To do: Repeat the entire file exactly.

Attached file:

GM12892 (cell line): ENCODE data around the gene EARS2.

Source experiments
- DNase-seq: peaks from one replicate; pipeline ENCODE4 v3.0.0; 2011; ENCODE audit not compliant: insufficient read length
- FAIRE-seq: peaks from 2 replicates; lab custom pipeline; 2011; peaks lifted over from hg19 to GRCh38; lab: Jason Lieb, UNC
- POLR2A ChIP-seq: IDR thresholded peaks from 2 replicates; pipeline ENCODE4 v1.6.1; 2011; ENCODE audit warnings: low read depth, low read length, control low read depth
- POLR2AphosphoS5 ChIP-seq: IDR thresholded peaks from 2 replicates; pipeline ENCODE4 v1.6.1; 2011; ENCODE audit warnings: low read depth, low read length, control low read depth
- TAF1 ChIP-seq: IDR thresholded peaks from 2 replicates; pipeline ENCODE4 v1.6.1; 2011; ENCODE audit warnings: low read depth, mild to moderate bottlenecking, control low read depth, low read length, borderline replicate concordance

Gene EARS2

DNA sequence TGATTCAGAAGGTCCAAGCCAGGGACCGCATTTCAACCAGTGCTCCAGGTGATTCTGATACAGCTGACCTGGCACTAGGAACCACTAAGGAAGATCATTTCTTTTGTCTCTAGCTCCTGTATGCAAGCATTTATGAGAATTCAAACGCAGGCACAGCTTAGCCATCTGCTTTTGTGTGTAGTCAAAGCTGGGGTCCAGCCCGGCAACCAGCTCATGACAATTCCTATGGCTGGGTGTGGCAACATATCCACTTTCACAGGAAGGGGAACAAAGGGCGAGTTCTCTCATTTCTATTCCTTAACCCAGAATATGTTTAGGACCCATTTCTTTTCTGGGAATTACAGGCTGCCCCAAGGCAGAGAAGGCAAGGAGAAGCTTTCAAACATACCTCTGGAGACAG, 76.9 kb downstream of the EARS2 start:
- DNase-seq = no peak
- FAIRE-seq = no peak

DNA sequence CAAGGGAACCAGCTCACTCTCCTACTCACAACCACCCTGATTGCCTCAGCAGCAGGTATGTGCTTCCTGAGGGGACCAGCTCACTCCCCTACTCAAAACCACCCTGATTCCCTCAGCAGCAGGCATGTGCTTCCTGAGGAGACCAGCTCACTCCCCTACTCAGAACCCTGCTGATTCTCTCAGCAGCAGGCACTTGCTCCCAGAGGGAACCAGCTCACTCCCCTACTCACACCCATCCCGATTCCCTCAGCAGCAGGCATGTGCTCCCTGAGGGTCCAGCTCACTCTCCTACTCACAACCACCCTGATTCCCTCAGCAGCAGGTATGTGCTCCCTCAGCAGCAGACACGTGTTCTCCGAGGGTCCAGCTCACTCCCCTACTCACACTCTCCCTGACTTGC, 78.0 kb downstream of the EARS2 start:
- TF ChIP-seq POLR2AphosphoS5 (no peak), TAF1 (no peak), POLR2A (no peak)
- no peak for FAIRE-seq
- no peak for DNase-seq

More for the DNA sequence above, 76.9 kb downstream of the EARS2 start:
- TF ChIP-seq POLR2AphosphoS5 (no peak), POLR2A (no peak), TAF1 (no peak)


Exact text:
GM12892 (cell line): ENCODE data around the gene EARS2.

Source experiments
- DNase-seq: peaks from one replicate; pipeline ENCODE4 v3.0.0; 2011; ENCODE audit not compliant: insufficient read length
- FAIRE-seq: peaks from 2 replicates; lab custom pipeline; 2011; peaks lifted over from hg19 to GRCh38; lab: Jason Lieb, UNC
- POLR2A ChIP-seq: IDR thresholded peaks from 2 replicates; pipeline ENCODE4 v1.6.1; 2011; ENCODE audit warnings: low read depth, low read length, control low read depth
- POLR2AphosphoS5 ChIP-seq: IDR thresholded peaks from 2 replicates; pipeline ENCODE4 v1.6.1; 2011; ENCODE audit warnings: low read depth, low read length, control low read depth
- TAF1 ChIP-seq: IDR thresholded peaks from 2 replicates; pipeline ENCODE4 v1.6.1; 2011; ENCODE audit warnings: low read depth, mild to moderate bottlenecking, control low read depth, low read length, borderline replicate concordance

Gene EARS2

DNA sequence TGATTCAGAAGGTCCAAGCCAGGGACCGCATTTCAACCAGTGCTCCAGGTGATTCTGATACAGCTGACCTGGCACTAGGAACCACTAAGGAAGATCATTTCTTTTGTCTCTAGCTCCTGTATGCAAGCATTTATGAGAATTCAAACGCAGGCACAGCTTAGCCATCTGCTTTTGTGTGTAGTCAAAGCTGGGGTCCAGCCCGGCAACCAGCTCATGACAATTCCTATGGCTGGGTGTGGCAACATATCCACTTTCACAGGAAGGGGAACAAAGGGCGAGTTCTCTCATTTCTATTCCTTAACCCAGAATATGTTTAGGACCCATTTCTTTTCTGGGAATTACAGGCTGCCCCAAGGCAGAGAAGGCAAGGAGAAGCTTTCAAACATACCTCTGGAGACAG, 76.9 kb downstream of the EARS2 start:
- DNase-seq = no peak
- FAIRE-seq = no peak

DNA sequence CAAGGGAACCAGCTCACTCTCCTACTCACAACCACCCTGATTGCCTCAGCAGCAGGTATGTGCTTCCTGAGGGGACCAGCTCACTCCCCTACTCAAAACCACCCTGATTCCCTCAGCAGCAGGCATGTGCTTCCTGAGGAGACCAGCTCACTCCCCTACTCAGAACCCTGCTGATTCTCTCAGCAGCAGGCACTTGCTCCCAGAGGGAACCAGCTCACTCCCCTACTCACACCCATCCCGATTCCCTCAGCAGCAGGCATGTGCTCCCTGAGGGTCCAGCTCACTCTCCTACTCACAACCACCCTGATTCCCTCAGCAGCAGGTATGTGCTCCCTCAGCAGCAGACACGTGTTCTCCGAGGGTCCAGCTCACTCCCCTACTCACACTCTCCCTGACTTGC, 78.0 kb downstream of the EARS2 start:
- TF ChIP-seq POLR2AphosphoS5 (no peak), TAF1 (no peak), POLR2A (no peak)
- no peak for FAIRE-seq
- no peak for DNase-seq

More for the DNA sequence above, 76.9 kb downstream of the EARS2 start:
- TF ChIP-seq POLR2AphosphoS5 (no peak), POLR2A (no peak), TAF1 (no peak)